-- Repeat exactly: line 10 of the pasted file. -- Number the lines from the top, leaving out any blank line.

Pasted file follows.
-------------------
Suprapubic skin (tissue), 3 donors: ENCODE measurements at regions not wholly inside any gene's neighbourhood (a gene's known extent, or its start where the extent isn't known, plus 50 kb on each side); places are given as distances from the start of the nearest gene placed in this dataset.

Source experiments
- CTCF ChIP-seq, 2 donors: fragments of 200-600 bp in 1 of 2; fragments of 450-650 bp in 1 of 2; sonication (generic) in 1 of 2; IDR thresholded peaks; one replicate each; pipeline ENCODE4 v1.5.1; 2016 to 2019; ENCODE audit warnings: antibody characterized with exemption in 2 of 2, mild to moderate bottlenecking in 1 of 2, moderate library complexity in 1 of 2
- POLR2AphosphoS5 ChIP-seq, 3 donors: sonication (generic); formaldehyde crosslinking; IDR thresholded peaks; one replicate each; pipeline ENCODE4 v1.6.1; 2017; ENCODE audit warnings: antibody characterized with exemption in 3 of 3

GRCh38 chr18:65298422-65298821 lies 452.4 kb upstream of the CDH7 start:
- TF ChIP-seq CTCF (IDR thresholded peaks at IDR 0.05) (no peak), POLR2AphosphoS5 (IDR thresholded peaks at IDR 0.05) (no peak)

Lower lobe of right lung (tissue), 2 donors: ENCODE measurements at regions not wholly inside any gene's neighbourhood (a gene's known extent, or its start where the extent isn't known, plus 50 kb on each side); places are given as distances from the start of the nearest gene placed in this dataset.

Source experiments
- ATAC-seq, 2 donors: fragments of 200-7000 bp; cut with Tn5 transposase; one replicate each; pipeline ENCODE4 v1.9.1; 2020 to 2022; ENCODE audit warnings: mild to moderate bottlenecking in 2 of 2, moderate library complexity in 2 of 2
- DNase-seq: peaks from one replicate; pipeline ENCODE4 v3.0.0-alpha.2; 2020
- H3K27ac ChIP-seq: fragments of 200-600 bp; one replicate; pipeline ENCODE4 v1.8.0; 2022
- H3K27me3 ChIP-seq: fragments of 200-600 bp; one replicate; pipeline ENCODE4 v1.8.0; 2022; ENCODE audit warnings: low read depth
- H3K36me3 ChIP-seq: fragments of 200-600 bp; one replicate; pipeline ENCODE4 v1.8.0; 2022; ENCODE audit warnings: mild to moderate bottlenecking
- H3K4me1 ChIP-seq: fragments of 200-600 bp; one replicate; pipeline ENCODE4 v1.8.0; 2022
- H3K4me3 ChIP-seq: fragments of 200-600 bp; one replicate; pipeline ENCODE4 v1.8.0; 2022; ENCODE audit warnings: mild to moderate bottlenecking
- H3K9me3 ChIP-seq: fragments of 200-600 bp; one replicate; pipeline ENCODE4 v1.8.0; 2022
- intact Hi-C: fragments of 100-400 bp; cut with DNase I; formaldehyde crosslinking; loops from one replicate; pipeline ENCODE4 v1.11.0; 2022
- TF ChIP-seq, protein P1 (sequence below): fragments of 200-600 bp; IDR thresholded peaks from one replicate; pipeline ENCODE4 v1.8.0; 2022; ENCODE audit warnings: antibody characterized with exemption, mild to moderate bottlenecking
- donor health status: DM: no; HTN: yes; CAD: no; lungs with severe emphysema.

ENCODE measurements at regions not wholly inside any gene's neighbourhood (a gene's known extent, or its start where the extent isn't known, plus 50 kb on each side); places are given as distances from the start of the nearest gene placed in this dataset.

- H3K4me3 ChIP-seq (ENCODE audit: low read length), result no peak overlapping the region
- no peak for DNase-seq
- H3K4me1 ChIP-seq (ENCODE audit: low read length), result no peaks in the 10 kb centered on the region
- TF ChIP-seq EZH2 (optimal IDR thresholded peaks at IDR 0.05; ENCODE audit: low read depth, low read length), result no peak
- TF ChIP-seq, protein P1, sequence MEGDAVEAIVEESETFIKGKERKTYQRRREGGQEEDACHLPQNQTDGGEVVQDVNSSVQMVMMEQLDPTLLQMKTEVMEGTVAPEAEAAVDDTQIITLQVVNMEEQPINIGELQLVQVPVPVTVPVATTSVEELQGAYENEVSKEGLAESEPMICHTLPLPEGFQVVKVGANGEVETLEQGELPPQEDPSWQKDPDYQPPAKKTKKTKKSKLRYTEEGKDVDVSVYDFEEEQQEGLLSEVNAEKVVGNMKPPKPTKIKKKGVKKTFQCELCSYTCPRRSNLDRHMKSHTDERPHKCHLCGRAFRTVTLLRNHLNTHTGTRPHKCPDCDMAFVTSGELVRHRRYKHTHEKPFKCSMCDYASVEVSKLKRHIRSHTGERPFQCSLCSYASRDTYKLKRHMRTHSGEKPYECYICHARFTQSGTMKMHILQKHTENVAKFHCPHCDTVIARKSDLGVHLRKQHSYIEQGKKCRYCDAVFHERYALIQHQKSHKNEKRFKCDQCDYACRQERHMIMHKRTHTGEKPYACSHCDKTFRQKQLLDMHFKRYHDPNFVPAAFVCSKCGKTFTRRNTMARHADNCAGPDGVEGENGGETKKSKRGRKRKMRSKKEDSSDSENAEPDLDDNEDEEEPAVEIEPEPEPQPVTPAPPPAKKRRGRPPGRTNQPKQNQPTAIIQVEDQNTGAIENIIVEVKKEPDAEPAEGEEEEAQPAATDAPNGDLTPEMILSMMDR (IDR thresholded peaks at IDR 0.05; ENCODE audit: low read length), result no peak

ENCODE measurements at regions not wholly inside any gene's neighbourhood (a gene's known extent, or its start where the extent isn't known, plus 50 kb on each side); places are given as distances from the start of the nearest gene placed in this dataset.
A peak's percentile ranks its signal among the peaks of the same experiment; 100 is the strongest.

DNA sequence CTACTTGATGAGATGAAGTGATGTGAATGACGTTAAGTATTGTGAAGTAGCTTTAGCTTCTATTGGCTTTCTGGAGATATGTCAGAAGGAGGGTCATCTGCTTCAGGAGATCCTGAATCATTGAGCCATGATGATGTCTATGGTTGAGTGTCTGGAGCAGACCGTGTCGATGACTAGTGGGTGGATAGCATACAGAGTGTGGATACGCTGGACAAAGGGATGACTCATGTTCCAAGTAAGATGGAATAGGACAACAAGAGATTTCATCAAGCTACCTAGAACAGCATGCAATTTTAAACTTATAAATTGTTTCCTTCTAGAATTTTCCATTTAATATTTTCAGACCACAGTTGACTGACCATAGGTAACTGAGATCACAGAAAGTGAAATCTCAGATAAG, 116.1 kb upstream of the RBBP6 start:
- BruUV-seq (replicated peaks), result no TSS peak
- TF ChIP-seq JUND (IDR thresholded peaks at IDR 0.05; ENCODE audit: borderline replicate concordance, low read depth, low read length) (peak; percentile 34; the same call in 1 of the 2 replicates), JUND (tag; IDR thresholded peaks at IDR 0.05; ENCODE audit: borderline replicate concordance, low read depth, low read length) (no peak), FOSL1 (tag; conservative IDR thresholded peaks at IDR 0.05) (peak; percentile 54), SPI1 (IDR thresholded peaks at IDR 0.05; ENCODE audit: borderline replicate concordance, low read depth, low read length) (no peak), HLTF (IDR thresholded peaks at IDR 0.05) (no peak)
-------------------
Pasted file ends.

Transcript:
- DNase-seq: peaks from one replicate; pipeline ENCODE4 v3.0.0-alpha.2; 2020